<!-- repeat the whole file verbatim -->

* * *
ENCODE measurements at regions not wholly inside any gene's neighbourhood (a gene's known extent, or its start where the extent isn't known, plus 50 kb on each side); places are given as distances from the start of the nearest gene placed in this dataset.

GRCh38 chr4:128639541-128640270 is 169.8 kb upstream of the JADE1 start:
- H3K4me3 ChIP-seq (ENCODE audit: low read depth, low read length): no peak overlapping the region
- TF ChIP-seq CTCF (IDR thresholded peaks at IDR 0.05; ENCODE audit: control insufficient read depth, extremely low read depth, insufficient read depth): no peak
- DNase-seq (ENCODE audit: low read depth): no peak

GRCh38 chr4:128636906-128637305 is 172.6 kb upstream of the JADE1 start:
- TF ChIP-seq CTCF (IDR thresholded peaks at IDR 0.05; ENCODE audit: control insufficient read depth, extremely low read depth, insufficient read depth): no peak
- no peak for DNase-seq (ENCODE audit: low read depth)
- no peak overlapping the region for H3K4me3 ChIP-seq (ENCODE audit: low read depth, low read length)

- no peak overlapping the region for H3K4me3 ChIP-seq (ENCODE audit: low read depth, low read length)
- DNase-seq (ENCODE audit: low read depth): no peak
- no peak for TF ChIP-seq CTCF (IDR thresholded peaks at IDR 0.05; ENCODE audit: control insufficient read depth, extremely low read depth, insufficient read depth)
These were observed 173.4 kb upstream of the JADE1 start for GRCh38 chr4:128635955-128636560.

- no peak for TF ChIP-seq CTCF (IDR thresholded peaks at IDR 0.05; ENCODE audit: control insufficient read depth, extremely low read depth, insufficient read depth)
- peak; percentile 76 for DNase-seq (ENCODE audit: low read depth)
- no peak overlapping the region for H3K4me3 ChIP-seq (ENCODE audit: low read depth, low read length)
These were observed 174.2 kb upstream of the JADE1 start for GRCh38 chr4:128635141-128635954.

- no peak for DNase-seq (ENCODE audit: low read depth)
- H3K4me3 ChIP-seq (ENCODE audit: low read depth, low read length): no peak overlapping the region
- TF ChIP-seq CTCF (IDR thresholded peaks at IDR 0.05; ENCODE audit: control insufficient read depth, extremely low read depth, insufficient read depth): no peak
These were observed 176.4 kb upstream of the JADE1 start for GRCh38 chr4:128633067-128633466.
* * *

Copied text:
ENCODE measurements at regions not wholly inside any gene's neighbourhood (a gene's known extent, or its start where the extent isn't known, plus 50 kb on each side); places are given as distances from the start of the nearest gene placed in this dataset.

GRCh38 chr4:128639541-128640270 is 169.8 kb upstream of the JADE1 start:
- H3K4me3 ChIP-seq (ENCODE audit: low read depth, low read length): no peak overlapping the region
- TF ChIP-seq CTCF (IDR thresholded peaks at IDR 0.05; ENCODE audit: control insufficient read depth, extremely low read depth, insufficient read depth): no peak
- DNase-seq (ENCODE audit: low read depth): no peak

GRCh38 chr4:128636906-128637305 is 172.6 kb upstream of the JADE1 start:
- TF ChIP-seq CTCF (IDR thresholded peaks at IDR 0.05; ENCODE audit: control insufficient read depth, extremely low read depth, insufficient read depth): no peak
- no peak for DNase-seq (ENCODE audit: low read depth)
- no peak overlapping the region for H3K4me3 ChIP-seq (ENCODE audit: low read depth, low read length)

- no peak overlapping the region for H3K4me3 ChIP-seq (ENCODE audit: low read depth, low read length)
- DNase-seq (ENCODE audit: low read depth): no peak
- no peak for TF ChIP-seq CTCF (IDR thresholded peaks at IDR 0.05; ENCODE audit: control insufficient read depth, extremely low read depth, insufficient read depth)
These were observed 173.4 kb upstream of the JADE1 start for GRCh38 chr4:128635955-128636560.

- no peak for TF ChIP-seq CTCF (IDR thresholded peaks at IDR 0.05; ENCODE audit: control insufficient read depth, extremely low read depth, insufficient read depth)
- peak; percentile 76 for DNase-seq (ENCODE audit: low read depth)
- no peak overlapping the region for H3K4me3 ChIP-seq (ENCODE audit: low read depth, low read length)
These were observed 174.2 kb upstream of the JADE1 start for GRCh38 chr4:128635141-128635954.

- no peak for DNase-seq (ENCODE audit: low read depth)
- H3K4me3 ChIP-seq (ENCODE audit: low read depth, low read length): no peak overlapping the region
- TF ChIP-seq CTCF (IDR thresholded peaks at IDR 0.05; ENCODE audit: control insufficient read depth, extremely low read depth, insufficient read depth): no peak
These were observed 176.4 kb upstream of the JADE1 start for GRCh38 chr4:128633067-128633466.